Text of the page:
Q: Do you take exotics?
A: We do not not tend to exotic pets but there are some clinics in town that do that we can refer you to if needed.
Q: What should I do if my pet has an emergency after you’ve closed for the day?
A: If you have an emergency after hours we recommend contacting the Pet Emergency Center at 954-726-0998, located at the Northeast corner of McNab Road and University Drive ( in the D.D.’s Discount Plaza). If your pet is in a critical state however, we recommend taking them to the nearest 24 hour facility. It is also our recommendation that you research an emergency hospital number to have on hand before an emergency arises.
Q: What is the best form of flea prevention?
A: There are a wide variety of flea preventions that are both safe and effective. Of utmost importance, we recommend products only sold by licensed veterinarians and that you always check with a veterinarian before administering any product to avoid toxicities and allergies.
Q: At what age should I spay/neuter my dog or cat?
A: We recommend spaying or neutering your dog or cat between the ages of 5 to 6 months. Spaying before the first heat cycle in a dog or cat lessons their chances of mammary cancer which increases with each subsequent heat cycle.
Q: What do I do if my dog has ticks?
A: We recommend hiring a professional to treat the environment for ticks. We also recommend that you consult with a veterinarian on which product or products are safe for your pet, and what they would recommend. As with flea prevention, we only recommend products sold by a licensed veterinarian. It is important to know though that all animals as well as the environment must be treated, if not, only 50% of the problem is being treated.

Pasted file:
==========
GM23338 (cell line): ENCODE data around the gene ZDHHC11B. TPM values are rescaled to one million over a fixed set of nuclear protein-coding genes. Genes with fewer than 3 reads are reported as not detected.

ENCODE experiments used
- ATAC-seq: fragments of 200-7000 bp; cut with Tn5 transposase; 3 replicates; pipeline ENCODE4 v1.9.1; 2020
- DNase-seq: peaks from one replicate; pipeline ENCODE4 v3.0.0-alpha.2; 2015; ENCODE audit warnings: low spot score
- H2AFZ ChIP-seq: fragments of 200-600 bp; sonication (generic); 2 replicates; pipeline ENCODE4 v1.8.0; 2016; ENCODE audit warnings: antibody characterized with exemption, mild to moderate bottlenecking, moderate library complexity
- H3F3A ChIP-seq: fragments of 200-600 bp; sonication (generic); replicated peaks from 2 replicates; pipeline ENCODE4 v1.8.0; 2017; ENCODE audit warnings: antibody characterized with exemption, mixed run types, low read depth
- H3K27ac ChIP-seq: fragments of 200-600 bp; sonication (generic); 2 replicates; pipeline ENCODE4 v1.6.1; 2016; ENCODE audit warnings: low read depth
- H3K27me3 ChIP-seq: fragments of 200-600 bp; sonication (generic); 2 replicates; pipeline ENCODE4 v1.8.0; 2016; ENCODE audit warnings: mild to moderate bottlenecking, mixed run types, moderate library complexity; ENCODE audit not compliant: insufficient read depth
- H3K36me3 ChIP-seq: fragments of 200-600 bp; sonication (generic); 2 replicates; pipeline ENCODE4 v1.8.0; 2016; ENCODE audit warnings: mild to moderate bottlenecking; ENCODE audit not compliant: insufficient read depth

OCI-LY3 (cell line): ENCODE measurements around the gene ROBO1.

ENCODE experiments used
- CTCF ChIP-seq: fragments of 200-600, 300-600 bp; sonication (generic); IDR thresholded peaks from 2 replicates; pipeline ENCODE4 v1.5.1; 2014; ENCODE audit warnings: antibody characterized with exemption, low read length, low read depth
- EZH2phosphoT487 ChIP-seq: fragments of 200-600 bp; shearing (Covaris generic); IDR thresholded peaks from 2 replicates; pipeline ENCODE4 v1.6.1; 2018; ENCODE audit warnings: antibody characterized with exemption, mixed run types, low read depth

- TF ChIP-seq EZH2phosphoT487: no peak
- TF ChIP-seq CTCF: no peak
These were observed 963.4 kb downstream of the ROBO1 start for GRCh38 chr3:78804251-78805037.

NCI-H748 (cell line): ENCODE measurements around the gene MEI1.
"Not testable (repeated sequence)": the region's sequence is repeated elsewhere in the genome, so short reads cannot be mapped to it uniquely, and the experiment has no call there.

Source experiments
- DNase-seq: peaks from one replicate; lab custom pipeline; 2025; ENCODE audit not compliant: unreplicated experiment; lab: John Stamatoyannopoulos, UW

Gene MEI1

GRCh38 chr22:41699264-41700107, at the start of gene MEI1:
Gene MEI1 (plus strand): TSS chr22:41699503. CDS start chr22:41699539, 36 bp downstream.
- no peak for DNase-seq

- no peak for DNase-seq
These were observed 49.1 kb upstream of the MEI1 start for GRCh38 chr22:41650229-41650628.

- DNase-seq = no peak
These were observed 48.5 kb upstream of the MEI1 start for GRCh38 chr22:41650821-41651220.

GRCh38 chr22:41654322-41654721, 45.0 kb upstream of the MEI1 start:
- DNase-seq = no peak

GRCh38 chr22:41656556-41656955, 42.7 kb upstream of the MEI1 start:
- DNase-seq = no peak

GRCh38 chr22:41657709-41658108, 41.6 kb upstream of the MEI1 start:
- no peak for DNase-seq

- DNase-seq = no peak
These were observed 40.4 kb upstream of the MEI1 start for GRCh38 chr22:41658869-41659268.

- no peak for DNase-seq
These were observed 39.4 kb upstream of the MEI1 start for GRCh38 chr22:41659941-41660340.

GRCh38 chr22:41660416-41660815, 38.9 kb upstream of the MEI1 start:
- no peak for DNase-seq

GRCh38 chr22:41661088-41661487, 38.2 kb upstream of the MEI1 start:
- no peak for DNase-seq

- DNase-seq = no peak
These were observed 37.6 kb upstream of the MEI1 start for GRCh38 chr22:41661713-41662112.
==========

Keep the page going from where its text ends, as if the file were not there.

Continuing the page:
Q: What is a Bufo Toad and what should I do if my dog is exposed to one?
A: A Bufo toad is a toad found in our tropical region that produces venom on its skin when threatened. Most animals, especially dogs, are poisoned by licking the toad. Increased salivation and pawing at the mouth are the two most common symptoms observed after ingestion of the toxin. Immediately rinse the pets mouth out with a hose with the pets head directed downward to prevent additional toxin absorption. As soon as the pets mouth is rinsed out, take the pet to your veterinarian. Even though your pet may seem fine after exposure, there may be subtle signs that your vet can pick up on during a physical exam that you may not. Bufo poisons can be fatal if not treated appropriately.
Q: How much food should I feed my dog?
A: The amount of food your dog should be fed depends on a variety of factors. The variety of food, your dog’s physical activity and your dogs current body condition all determine the amount your dog should be fed. A general rule of thumb to maintain body weight is 1 cup per 30 lbs twice daily.
Q: How much food should I feed my cat?
A: A general rule for feeding cats is give 1/4 cup of food twice daily.
Q: My dog/cat has bad breathe, what should I do about it?